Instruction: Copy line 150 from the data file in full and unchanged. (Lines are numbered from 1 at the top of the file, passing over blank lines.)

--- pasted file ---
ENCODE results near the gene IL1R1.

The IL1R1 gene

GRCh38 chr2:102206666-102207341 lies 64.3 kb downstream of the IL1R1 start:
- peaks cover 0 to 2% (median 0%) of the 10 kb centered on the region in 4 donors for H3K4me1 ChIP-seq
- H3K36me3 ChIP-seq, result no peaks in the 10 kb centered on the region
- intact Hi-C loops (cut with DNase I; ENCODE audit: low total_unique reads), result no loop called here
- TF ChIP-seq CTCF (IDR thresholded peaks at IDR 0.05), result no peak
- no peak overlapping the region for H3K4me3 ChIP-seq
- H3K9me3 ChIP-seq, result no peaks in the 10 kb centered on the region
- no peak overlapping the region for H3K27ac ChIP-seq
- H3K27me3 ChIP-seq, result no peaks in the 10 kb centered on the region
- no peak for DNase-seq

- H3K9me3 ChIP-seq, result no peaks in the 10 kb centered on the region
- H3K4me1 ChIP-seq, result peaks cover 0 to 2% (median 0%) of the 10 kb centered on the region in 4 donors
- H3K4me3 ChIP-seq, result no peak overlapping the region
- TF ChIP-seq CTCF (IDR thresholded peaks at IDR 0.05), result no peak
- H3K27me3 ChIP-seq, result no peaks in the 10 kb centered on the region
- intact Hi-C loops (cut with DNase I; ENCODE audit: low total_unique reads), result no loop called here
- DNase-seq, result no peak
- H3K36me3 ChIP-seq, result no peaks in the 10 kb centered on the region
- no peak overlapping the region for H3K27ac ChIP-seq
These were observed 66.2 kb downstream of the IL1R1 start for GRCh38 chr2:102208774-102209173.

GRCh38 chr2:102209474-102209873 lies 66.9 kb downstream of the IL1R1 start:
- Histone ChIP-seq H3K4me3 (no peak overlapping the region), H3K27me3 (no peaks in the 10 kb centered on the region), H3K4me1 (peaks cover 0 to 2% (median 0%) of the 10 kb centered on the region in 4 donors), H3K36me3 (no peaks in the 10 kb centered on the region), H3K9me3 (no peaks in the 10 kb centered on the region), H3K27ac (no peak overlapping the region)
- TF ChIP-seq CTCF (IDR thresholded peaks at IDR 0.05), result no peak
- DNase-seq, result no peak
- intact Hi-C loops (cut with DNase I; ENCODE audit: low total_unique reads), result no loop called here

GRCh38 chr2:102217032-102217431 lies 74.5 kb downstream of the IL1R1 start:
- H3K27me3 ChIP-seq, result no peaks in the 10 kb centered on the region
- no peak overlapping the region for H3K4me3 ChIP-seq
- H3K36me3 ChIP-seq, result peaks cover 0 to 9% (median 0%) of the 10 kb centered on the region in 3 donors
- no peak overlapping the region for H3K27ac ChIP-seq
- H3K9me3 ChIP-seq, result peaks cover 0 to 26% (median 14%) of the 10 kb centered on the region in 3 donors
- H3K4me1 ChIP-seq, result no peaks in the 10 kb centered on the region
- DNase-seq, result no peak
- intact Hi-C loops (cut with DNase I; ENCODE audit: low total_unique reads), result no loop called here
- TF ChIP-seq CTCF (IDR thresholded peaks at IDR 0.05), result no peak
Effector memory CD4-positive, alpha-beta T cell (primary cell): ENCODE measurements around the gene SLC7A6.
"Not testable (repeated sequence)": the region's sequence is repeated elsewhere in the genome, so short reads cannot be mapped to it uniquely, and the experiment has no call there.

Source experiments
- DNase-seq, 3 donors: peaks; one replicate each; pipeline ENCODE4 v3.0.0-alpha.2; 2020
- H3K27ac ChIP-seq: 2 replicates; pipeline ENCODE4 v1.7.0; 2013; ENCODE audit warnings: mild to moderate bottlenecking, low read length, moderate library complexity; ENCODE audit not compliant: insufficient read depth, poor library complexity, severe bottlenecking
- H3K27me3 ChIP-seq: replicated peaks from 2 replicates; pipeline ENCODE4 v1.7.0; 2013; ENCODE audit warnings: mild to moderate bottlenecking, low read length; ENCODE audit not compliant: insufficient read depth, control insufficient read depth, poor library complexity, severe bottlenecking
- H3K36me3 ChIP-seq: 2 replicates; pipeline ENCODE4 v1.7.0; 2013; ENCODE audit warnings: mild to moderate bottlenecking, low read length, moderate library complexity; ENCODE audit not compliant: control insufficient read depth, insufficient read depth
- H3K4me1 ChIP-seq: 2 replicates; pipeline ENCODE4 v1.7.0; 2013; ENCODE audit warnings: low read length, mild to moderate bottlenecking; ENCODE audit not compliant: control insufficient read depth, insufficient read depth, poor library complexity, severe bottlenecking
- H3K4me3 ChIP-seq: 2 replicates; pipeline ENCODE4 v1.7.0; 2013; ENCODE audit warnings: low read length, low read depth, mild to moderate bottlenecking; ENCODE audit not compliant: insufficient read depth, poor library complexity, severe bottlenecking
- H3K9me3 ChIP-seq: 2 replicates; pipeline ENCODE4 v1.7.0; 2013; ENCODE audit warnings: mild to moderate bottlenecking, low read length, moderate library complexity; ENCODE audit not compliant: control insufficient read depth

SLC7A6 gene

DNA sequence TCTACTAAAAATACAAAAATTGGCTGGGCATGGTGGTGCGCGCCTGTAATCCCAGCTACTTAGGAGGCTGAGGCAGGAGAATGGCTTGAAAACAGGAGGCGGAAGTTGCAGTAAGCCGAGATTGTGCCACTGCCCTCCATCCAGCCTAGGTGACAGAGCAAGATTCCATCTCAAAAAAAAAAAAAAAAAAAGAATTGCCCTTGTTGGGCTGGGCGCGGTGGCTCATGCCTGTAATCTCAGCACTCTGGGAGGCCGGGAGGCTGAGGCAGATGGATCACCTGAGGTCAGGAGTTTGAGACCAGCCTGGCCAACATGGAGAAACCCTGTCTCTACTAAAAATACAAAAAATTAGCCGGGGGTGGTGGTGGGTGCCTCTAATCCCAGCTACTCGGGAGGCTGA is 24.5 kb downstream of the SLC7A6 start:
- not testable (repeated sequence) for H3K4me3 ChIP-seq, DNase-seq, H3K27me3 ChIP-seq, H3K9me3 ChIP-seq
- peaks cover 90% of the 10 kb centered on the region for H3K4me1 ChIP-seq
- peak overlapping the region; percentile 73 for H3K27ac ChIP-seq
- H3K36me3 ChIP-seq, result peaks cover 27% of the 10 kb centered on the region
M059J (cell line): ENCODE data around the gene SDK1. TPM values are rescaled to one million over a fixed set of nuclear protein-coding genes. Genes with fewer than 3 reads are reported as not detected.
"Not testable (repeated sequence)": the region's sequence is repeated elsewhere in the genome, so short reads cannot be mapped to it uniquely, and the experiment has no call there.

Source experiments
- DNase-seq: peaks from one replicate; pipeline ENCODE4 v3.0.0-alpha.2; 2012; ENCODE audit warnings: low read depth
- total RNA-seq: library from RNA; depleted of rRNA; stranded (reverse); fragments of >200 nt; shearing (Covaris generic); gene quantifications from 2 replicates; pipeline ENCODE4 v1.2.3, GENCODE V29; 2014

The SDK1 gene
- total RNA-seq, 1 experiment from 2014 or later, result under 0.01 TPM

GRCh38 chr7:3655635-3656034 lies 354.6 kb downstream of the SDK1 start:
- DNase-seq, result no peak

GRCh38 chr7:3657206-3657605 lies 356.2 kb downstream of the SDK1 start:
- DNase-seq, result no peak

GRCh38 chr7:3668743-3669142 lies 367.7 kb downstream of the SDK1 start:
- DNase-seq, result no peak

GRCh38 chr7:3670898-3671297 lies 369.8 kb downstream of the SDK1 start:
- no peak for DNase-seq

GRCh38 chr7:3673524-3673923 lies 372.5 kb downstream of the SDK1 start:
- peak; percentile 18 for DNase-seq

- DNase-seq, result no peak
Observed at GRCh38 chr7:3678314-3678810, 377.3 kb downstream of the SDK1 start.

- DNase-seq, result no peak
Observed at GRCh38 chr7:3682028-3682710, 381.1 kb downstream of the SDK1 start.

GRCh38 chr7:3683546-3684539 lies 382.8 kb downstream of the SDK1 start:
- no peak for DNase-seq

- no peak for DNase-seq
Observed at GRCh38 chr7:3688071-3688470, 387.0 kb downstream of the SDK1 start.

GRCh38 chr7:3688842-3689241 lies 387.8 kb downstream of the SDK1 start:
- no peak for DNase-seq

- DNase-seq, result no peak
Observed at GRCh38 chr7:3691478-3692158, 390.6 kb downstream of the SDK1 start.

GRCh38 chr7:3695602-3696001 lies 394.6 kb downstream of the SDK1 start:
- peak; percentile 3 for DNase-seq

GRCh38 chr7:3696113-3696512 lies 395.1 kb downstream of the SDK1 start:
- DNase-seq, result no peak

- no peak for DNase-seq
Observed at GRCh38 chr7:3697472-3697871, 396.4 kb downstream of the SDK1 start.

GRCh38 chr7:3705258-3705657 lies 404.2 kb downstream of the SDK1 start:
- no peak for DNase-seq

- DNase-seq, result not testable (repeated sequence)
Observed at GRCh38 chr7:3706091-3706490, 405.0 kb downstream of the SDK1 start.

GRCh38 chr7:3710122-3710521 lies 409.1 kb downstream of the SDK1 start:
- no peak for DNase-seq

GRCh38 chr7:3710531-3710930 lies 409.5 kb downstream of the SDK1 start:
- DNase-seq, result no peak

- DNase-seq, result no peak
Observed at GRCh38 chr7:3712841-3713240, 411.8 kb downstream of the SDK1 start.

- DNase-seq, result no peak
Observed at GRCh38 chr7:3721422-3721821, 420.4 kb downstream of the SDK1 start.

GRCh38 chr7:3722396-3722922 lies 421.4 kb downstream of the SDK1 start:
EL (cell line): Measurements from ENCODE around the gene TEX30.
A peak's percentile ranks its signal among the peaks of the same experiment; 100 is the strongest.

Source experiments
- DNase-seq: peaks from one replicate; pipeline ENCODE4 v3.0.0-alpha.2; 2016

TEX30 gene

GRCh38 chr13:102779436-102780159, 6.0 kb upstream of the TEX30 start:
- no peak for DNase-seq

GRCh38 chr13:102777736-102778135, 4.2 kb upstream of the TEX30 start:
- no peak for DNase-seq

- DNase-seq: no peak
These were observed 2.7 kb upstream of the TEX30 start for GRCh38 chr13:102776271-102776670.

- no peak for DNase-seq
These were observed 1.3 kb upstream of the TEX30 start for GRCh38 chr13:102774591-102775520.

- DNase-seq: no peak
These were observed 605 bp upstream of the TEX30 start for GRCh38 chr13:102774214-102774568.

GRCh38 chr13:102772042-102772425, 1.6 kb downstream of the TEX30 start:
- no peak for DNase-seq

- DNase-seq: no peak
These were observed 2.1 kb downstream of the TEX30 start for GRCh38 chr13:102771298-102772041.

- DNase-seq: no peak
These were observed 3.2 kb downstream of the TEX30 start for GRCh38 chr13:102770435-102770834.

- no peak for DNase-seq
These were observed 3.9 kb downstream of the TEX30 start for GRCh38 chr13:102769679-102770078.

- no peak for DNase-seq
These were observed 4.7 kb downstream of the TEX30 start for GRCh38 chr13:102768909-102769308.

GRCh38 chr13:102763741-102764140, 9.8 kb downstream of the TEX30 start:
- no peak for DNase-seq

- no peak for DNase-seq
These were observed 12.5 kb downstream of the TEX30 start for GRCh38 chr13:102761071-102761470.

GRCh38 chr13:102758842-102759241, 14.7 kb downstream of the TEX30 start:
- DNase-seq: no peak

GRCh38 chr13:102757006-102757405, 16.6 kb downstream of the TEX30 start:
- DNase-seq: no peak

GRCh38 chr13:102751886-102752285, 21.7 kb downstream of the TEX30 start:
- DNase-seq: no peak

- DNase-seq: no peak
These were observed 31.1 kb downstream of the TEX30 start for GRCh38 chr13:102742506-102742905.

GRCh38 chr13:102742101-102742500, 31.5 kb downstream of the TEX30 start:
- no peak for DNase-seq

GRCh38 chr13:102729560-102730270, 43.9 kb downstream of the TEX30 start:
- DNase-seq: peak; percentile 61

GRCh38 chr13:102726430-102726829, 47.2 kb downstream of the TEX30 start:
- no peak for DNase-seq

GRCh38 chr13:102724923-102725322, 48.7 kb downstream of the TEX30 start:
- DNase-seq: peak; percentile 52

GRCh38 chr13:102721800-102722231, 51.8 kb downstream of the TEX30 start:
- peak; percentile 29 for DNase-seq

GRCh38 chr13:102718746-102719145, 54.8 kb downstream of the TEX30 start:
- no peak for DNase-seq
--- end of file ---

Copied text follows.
- no peak for DNase-seq